KAMPALA – MPs and Ministers have disagreed on the National Graduate Scheme Bill, 2018, a privately sponsored Bill seeking to place graduates to public and private institutions for training and enhance their employability.
The Bill was tabled by Hon. Waira Kyewalabye Majegere (Ind. Bunya County East) in January this year. It seeks to provide the mechanism of bridging the gap between university education and employment opportunities and to provide a mechanism through which patriotism, volunteerism, discipline and professional attributes can be implemented.
Presenting the Report of the Committee on Gender about the Bill, committee Chairperson, Hon. Alex Ndeezi (NRM, PWD Central) said that there is need to emphasize the scheme as a service with several voluntary schemes.
He was observed that the Bill is silent on stipend allowance for graduates to cover their lunch and transport.
“The committee recommends that graduates be provided a stipend allowance of at least Shs370,000 per month,” he said.
Hon. Rosemary Nauwat (Ind. Amudat District) said that the programme will boost the confidence of graduates thereby increasing their employability.
Hon. James Waluswaka (NRM, Bunyole West) advised government against politicizing the programme saying that it should benefit all graduates.
Minister of State for Health, Sarah Opendi, however, raised concern over the recommendation to pay graduates a stipend, saying that the internship programme for medical doctors has faced challenges with interns striking and demanding for better pay.
“Even if this is supposed to be voluntary, we have over 4,000 graduates and I know that over time, they will demand for pay because they will be providing service to institutions. We need to be clear on this and I would have appreciated if Ministry of Public Service is here and provide professional advice,” she said.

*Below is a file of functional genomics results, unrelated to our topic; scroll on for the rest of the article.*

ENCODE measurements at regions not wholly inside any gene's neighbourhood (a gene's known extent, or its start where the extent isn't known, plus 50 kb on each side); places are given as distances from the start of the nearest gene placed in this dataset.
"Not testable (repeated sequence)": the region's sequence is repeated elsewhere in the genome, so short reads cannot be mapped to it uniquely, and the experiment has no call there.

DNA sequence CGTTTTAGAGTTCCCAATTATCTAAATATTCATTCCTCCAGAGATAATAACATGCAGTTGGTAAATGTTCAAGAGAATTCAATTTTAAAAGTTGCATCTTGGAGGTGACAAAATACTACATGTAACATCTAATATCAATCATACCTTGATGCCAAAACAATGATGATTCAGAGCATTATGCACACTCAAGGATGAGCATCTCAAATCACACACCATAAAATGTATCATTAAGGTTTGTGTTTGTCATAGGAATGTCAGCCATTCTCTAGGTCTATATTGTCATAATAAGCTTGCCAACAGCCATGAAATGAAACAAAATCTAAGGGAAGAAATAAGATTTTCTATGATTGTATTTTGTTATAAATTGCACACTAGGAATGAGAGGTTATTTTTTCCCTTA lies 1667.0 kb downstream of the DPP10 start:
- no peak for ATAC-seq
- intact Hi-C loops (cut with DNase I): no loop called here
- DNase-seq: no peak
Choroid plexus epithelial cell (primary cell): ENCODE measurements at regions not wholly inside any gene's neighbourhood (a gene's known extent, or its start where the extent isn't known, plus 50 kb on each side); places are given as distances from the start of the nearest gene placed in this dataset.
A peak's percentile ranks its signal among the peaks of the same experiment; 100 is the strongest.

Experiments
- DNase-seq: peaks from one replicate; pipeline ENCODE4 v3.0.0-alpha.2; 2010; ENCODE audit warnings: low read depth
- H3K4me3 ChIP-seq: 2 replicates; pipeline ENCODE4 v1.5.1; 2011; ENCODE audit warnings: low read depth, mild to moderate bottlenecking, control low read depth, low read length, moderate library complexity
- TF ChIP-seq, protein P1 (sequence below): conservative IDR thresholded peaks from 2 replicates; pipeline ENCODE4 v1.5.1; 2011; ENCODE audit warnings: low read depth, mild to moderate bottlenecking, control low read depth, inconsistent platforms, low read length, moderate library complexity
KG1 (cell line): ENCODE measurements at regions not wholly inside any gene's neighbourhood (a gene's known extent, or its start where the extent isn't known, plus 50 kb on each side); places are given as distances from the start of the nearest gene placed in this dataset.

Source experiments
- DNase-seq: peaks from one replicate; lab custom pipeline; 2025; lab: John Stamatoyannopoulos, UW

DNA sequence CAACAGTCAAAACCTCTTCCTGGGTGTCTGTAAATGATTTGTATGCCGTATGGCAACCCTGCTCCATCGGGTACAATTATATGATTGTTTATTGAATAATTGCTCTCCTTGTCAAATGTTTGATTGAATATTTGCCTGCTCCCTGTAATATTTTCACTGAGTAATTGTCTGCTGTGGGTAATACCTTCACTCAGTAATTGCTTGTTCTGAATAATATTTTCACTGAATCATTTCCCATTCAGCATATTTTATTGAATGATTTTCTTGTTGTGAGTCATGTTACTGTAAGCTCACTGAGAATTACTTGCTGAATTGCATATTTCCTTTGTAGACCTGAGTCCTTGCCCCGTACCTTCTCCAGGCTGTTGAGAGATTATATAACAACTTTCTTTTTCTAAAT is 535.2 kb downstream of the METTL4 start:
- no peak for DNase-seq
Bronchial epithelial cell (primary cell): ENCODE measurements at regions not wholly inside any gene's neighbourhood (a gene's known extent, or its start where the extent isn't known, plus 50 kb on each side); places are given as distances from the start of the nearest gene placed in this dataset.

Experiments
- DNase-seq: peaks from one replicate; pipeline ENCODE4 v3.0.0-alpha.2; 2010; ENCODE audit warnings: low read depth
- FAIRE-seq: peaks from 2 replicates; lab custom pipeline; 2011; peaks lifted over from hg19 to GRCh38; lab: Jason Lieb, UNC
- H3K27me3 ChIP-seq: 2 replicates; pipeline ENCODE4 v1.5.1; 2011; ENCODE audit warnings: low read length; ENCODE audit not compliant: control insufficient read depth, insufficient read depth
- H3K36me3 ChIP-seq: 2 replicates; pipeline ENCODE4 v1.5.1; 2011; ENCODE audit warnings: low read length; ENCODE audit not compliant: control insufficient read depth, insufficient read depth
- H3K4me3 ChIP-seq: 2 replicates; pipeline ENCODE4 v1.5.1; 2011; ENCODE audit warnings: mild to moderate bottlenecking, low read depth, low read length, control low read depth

Minister of State for Primary Education, Hon. Rosemary Seninde, called for more research on the graduate scheme programme.
“If these graduates are placed in public or private institutions, the government will be compelled to pay the stipend from the consolidated fund. But under what law shall we compel the private institutions to pay the graduates,” she said.
She added that the Bill segregates because it caters only for university graduates, leaving out certificate and diploma holders.
“I do not support the Bill and this is the genuine concern of Ministry of Education and government,” she said.
Minister of Gender, Labour and Social Development, Hon. Janat Mukwaya, withdrew her support for the Bill arguing that it deviated from her understanding.
Mukwaya added that the object of the Bill is not clear because it includes promoting national service together with acquiring employment skills which will not be practical in implementation.
“I request that we are given more time. I supported him because he is making a political point but the implementation of the Bill in this form is not possible,” Mukwaya said.
The Deputy Speaker, Jacob Oulanyah directed the Ministers to meet with the mover of the Bill and the committee chair to harmonise their positions.